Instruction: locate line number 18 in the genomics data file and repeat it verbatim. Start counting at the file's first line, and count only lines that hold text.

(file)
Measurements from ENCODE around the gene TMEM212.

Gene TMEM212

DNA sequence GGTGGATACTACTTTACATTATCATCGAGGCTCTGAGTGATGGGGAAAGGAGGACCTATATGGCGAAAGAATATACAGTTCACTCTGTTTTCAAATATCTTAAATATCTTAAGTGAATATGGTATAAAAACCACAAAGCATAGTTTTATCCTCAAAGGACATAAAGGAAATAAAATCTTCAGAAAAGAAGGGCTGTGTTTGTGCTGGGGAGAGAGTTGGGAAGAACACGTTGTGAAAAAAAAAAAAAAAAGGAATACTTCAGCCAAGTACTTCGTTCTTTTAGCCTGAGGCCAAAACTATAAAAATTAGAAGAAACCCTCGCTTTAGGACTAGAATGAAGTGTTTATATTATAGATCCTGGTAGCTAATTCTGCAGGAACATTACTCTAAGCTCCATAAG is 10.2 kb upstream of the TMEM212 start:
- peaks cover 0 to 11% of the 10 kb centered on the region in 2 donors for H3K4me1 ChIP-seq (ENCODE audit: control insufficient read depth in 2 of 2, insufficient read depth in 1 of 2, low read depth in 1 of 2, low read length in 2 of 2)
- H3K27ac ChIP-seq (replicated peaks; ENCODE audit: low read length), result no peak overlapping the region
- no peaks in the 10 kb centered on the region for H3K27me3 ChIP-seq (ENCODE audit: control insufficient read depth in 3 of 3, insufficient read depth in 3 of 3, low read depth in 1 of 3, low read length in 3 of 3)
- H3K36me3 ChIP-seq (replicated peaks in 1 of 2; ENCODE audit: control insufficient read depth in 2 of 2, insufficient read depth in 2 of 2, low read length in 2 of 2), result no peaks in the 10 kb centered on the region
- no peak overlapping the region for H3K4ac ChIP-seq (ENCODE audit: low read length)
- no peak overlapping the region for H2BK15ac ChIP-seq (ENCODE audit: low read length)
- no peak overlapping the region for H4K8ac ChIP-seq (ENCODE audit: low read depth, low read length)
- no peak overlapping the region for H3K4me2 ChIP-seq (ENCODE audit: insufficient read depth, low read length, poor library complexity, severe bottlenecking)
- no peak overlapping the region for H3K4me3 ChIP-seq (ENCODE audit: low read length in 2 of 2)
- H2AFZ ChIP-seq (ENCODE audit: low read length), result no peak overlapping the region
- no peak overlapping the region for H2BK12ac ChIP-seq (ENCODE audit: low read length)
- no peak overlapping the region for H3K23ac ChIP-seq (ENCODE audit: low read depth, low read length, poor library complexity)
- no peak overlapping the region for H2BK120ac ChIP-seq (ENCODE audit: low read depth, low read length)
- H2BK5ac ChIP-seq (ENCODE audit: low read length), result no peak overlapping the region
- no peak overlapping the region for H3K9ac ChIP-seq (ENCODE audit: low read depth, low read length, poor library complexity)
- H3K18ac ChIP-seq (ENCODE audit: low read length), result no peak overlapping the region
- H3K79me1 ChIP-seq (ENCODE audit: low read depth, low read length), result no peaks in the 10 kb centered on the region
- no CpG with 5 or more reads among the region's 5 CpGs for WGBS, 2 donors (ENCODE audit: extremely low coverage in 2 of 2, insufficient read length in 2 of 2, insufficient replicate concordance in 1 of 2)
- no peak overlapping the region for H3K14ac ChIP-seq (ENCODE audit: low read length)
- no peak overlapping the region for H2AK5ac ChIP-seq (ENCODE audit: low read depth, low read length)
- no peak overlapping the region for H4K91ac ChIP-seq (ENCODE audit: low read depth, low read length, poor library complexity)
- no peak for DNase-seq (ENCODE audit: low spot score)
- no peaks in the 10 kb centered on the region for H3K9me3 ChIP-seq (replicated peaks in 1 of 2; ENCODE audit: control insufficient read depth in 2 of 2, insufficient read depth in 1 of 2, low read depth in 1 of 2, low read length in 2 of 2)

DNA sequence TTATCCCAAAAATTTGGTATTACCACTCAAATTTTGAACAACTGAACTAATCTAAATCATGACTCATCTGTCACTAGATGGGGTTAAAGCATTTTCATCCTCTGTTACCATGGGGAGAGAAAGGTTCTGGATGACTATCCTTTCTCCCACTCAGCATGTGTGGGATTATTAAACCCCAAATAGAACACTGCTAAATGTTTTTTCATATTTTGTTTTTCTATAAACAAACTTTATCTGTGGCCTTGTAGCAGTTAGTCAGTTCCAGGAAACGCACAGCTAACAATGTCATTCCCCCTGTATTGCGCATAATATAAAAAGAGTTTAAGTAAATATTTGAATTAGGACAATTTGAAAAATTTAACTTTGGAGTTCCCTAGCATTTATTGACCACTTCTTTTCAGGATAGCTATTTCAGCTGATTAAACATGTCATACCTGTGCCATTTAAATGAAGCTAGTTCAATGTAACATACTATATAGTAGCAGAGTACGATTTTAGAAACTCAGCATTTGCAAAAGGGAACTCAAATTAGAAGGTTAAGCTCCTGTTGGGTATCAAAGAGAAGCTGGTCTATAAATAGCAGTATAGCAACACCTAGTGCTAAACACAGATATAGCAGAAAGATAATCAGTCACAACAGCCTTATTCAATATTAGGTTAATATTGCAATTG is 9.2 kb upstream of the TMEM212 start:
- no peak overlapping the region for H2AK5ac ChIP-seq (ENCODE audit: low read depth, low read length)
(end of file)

- no peak overlapping the region for H3K9ac ChIP-seq (ENCODE audit: low read depth, low read length, poor library complexity)